Trump Says He Told NATO Counterparts, ‘I Will Leave You If You Don’t Pay Your Bills’

By Patrick Goodenough | August 22, 2018 | 2:07am EDT
President Trump addresses a rally in Charleston, West Virginia, on Tuesday, August 21, 2018. (Screen capture: YouTube)

( – President Trump said Tuesday night he threatened recently to withdraw the United States from NATO if allied nations did not increase their defense spending – or as he termed it, “pay their bills” – and that it had worked.

Trump told a campaign rally in West Virginia that at a meeting with NATO counterparts – presumably at the leaders’ summit Brussels last month – “I said, ‘Look it’s very simple: You gotta pay up, you gotta pay your bills.’”

The leader of one of the 29 member-states had then asked whether the U.S. would pull out of the transatlantic defense alliance if others did not meet their financial commitments.

“And somebody said, ‘Sir’ – it was a president of a country calling me ‘sir,’ that shows respect. I say, ‘Yes, Mr. President.’ He said, ‘Would you leave us if we don’t pay our bills?’”

“I said, ‘Yeah, I would have to consider it; you gotta pay your bills.’”

(Gesturing towards media representatives, the president said, “They hated my answer.”)

Trump said that if he had assured the allies that the U.S. would continue to provide protection even if they did not meet their commitments, “then they’re never going to pay their bills.”

“So I said, ‘Yes, I will leave you if you don’t pay your bills.’”

“And you could see those checkbooks coming out for billions of dollars,” he continued. “They paid their bills.

Trump said that since he raised the issue last year NATO members have ponied up $44 billion, and he predicted that more than $100 billion dollars would be paid “over the next short while.”

He charged that the “fake news” media had accused him of treating NATO allies’ leaders with “contempt and disrespect.”

“And I said, ‘No, no, no – they disrespected our country because they weren’t paying.’ Now they’re paying.”

Despite media claims that he showed disrespect, he said, “actually I have a great relationship with all of those people, 28 people, all of them.”

And the reason he had a great relationship with them, Trump added, was “because now they respect us. They respect our country again.”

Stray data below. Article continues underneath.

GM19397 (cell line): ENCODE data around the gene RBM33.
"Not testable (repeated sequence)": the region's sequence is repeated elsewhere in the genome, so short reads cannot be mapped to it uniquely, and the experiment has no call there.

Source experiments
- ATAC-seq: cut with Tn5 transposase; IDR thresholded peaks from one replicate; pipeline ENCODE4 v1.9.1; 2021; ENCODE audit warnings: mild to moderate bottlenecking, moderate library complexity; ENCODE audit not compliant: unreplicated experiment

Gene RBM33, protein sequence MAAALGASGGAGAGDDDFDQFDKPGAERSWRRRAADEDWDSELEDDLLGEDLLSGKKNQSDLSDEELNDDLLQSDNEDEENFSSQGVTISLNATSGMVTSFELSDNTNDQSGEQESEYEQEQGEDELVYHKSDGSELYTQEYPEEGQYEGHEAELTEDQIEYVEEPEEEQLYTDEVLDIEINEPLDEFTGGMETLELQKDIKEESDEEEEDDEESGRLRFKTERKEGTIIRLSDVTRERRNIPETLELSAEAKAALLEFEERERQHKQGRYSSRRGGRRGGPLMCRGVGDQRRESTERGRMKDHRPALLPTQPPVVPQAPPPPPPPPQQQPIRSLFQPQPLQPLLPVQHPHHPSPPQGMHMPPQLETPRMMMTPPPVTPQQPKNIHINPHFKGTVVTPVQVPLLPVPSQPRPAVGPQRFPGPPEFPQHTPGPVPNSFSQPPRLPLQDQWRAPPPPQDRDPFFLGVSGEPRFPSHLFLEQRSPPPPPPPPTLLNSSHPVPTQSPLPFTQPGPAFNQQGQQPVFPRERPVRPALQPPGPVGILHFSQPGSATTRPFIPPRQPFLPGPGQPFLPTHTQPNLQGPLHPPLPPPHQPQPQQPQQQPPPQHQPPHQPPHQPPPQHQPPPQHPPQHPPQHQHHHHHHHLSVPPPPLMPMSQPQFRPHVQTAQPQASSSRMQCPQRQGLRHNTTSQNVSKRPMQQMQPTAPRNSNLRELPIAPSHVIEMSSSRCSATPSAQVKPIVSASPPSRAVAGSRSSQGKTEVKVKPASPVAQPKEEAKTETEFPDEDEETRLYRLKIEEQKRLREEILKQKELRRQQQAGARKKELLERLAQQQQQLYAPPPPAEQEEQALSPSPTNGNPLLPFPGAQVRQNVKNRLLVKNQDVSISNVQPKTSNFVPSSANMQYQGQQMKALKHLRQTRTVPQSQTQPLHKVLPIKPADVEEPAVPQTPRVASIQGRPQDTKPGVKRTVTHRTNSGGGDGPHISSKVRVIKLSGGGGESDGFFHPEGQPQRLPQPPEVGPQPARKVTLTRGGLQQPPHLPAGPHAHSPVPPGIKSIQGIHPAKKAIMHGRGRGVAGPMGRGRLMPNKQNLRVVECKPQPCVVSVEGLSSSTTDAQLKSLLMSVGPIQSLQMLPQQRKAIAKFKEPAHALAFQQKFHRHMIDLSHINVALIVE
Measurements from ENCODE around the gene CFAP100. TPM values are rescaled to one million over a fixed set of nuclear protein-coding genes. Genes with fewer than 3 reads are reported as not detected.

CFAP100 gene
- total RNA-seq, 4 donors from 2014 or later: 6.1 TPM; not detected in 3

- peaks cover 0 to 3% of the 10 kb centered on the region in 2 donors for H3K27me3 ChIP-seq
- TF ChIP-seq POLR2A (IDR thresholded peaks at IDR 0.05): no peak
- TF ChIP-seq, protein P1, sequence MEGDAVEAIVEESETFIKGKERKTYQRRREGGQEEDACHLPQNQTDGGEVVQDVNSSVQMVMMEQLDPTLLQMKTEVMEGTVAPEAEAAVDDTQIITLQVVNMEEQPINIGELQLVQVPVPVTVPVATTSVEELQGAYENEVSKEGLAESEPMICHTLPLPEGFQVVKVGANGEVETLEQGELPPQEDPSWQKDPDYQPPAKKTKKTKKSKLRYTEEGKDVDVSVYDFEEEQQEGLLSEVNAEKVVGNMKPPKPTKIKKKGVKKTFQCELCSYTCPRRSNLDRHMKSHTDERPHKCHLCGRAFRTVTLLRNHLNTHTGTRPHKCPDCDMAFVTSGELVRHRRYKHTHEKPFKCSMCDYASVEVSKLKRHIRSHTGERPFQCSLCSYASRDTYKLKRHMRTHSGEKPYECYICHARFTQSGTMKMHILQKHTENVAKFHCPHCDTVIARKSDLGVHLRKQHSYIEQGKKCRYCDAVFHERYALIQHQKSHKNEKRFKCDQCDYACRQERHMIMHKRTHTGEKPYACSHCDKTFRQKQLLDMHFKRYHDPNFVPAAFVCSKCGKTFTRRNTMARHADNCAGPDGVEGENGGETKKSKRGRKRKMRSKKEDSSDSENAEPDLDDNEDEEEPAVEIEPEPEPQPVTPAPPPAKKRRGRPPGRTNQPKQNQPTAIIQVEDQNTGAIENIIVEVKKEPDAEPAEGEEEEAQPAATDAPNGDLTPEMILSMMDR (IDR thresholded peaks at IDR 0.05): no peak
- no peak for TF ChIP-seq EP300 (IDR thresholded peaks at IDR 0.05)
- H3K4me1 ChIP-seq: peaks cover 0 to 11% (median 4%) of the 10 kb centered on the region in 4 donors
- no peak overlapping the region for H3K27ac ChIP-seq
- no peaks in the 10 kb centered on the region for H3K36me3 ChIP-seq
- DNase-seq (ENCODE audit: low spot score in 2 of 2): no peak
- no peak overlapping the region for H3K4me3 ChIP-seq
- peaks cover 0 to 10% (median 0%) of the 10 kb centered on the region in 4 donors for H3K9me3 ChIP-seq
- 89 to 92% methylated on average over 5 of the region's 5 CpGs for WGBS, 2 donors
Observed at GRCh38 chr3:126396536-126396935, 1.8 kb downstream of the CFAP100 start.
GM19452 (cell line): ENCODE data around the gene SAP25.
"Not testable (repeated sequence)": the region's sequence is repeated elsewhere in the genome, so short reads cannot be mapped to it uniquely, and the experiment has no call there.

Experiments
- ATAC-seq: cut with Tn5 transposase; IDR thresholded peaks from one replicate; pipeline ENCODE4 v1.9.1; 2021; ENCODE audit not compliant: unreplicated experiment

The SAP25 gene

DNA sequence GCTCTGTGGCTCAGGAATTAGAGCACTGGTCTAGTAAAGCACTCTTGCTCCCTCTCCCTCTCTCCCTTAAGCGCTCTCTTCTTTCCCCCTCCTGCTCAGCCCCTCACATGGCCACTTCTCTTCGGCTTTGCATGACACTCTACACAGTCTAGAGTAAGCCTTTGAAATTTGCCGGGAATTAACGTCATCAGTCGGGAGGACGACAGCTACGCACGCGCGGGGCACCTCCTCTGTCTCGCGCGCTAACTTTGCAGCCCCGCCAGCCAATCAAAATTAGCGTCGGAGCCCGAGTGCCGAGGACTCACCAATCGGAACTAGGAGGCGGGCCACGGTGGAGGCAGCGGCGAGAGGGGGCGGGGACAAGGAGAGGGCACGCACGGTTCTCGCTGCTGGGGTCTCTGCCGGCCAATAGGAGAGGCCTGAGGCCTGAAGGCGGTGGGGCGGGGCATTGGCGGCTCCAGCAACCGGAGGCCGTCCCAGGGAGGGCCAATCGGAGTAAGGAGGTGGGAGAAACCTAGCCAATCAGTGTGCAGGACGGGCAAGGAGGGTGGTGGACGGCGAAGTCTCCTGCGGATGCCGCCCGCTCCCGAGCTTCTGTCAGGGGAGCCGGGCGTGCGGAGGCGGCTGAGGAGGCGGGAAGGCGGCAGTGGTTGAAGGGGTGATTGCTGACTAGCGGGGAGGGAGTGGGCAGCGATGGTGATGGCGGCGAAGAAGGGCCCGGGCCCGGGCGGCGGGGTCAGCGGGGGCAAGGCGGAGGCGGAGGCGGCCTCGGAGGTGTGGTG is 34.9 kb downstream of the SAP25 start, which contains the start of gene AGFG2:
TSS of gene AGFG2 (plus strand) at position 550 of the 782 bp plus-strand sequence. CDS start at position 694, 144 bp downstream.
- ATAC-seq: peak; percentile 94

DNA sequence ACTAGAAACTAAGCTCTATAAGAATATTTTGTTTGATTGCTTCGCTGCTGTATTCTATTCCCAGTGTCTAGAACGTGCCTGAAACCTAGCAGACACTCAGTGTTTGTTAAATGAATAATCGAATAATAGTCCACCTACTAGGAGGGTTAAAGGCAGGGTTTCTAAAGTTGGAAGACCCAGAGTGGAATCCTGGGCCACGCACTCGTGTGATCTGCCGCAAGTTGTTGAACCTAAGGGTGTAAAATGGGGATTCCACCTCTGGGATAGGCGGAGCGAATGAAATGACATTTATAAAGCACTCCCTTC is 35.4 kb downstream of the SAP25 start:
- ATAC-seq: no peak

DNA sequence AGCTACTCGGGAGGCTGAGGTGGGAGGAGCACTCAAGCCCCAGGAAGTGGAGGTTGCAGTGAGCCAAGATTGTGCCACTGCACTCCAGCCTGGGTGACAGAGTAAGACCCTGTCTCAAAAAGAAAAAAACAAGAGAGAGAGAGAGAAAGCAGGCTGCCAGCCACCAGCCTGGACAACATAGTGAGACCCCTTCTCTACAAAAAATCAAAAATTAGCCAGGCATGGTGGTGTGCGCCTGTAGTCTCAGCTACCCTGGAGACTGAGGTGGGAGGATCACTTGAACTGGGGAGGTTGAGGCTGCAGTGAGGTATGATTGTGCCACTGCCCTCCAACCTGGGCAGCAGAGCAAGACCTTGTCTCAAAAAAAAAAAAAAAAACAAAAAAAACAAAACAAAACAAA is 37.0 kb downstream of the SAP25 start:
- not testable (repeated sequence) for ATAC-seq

Trump also raised the prospect of a conflict erupting because a NATO member-state came under attack. (Under article five of the North Atlantic Treaty, an attack on any member is considered an attack on all.)

“And now we’re in World War III. And we’re protecting a country that was attacked and didn’t pay its bills. I’d feel so stupid – we’re protecting a country that wasn’t paying its bills! So I got them to pay.”

Although Trump characterizes the issue as NATO members paying or not paying their “bills,” he is referring to the allies’ commitment – made at a summit in 2014 – to ensure that their national defense spending amounts to at least two percent of their GDP, by 2024.

At the time the pledge was made only three members – the U.S., Britain and Greece – were meeting that standard. Since then, Poland and Estonia have reached the two percent mark, and figures released by NATO secretary-general Jens Stoltenberg in July show that they will be joined by Latvia, Lithuania and Romania by the end of the year.

With six years to go, therefore, by the end of 2018 eight of the 29 members will have made the benchmark.

During press conferences at the Brussels summit, Stoltenberg said that since the leaders’ previous meeting a year earlier, NATO’s European members plus Canada had raised their military budgets by an additional $41 billion.

He attributed the increases – which he called variously the biggest “in a generation” and the biggest “since the end of the Cold War” – directly to Trump.

“All allies have heard President Trump’s message loud and clear,” he said. “We understand that this American president is very serious about defense spending. And this is having a clear impact.”

“After years of decline, when allies were cutting billions, now they are adding billions. Before, the trend was down,” he said. “Now, the trend is up.”

The $41 billion cited by Stoltenberg differs from the $44 billion mentioned by Trump. But the NATO chief did say the $41 billion was the total in “constant prices, and that the amount in current prices was “even more.”

He also said that at last year’s summit, allies had agreed to develop “national plans” on raising defense spending.

“I expect all allies to follow-up on their national plans,” he said. “And the national plans are a very powerful tool to make sure that we deliver and that we increase defense spending substantially.”

Several days after the summit, four U.S. senators – two Republicans and two Democrats – introduced legislation that would prevent the president from withdrawing the U.S. from NATO without Senate approval.

“NATO is the most successful military alliance in history, and any effort to abandon it would be a monumental mistake,” said Sen. Cory Gardner (R-Colo.), who joined Sens. John McCain (R-Ariz.), Tim Kaine (D-Va.) and Jack Reed (D-R.I.) in the initiative.

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